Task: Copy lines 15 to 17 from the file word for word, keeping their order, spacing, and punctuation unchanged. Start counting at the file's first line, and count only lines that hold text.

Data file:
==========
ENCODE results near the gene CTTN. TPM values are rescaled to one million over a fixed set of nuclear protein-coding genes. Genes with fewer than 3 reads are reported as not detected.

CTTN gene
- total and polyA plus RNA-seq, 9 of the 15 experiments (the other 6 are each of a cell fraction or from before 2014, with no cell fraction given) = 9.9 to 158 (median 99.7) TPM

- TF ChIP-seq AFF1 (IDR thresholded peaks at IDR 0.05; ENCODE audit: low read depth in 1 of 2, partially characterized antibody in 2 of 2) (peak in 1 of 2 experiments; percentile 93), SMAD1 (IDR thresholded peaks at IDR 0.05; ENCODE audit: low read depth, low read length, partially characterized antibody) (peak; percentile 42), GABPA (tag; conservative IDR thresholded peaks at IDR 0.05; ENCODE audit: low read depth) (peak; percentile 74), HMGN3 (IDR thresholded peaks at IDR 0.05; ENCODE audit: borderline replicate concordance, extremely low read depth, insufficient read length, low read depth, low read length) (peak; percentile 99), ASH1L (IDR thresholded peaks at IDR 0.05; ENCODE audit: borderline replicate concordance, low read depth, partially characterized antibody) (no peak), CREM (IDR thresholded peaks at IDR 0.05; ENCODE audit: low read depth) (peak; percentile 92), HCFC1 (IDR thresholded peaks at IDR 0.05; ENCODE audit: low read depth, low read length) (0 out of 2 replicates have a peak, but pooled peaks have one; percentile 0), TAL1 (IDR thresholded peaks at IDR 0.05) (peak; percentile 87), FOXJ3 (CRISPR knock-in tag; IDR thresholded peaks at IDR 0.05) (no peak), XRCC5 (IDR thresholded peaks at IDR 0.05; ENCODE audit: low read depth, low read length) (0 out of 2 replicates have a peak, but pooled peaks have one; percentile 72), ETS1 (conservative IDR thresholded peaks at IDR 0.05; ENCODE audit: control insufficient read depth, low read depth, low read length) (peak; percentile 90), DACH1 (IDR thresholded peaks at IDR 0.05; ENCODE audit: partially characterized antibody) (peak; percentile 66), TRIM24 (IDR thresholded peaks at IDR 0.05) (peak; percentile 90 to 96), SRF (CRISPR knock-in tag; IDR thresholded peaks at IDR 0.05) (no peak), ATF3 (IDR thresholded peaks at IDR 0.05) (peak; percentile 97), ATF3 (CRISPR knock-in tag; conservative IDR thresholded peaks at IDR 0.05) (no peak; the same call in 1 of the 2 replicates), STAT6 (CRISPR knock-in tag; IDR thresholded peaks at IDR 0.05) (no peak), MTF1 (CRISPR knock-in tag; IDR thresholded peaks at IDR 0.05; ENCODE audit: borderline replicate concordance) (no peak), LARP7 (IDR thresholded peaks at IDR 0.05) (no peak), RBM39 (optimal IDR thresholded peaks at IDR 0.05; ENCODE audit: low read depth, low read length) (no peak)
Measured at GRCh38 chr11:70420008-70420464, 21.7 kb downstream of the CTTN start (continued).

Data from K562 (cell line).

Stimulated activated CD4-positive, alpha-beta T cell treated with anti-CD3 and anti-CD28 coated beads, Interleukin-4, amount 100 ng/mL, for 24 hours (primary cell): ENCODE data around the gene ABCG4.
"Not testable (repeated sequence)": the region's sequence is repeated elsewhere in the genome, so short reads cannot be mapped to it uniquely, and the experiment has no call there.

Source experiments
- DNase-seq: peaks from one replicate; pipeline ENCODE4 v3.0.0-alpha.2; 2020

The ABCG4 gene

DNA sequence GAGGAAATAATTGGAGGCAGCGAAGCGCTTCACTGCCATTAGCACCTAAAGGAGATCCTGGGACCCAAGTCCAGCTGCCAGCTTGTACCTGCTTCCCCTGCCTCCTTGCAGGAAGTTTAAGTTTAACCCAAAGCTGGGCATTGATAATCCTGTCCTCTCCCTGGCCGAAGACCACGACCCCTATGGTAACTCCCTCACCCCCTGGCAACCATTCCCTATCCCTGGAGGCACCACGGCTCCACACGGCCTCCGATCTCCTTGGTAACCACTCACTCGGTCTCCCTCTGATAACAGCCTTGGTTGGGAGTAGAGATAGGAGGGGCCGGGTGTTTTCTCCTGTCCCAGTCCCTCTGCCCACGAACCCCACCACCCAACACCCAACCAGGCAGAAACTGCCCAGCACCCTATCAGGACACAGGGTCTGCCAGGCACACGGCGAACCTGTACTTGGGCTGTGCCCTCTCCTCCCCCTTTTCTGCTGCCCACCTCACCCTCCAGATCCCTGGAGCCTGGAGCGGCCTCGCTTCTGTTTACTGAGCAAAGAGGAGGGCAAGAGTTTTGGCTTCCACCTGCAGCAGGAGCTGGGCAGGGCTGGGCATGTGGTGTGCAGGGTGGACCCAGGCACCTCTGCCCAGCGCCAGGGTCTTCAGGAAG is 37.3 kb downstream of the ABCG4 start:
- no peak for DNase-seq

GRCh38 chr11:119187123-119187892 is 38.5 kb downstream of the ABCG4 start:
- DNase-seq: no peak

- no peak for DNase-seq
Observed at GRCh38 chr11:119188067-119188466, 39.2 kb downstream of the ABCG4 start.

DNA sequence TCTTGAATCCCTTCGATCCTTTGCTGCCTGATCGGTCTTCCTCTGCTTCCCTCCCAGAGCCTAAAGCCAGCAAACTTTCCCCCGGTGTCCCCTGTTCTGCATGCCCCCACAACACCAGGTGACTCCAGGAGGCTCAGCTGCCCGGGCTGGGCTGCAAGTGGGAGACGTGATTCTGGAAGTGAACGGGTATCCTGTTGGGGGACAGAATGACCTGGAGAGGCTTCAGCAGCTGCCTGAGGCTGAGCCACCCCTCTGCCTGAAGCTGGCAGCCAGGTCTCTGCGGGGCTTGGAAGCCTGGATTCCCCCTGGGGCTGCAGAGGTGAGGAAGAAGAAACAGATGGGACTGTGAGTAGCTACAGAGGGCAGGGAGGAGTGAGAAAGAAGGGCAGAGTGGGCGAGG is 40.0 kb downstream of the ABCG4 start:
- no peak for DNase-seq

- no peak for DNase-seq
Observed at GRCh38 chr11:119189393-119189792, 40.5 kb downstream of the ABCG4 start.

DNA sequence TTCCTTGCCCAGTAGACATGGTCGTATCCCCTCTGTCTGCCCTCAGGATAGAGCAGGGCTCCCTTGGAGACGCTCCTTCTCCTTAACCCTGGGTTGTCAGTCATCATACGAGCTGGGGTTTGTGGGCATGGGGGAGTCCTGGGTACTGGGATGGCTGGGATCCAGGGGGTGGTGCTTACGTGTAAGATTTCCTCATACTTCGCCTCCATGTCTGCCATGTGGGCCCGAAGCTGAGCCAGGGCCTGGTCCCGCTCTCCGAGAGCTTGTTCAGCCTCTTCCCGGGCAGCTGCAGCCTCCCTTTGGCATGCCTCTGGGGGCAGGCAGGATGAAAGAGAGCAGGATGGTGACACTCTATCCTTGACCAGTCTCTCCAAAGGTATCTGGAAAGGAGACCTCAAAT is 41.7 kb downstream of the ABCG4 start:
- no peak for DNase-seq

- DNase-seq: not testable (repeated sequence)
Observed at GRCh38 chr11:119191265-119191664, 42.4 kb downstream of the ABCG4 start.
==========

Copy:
- DNase-seq: no peak

- no peak for DNase-seq
Observed at GRCh38 chr11:119188067-119188466, 39.2 kb downstream of the ABCG4 start.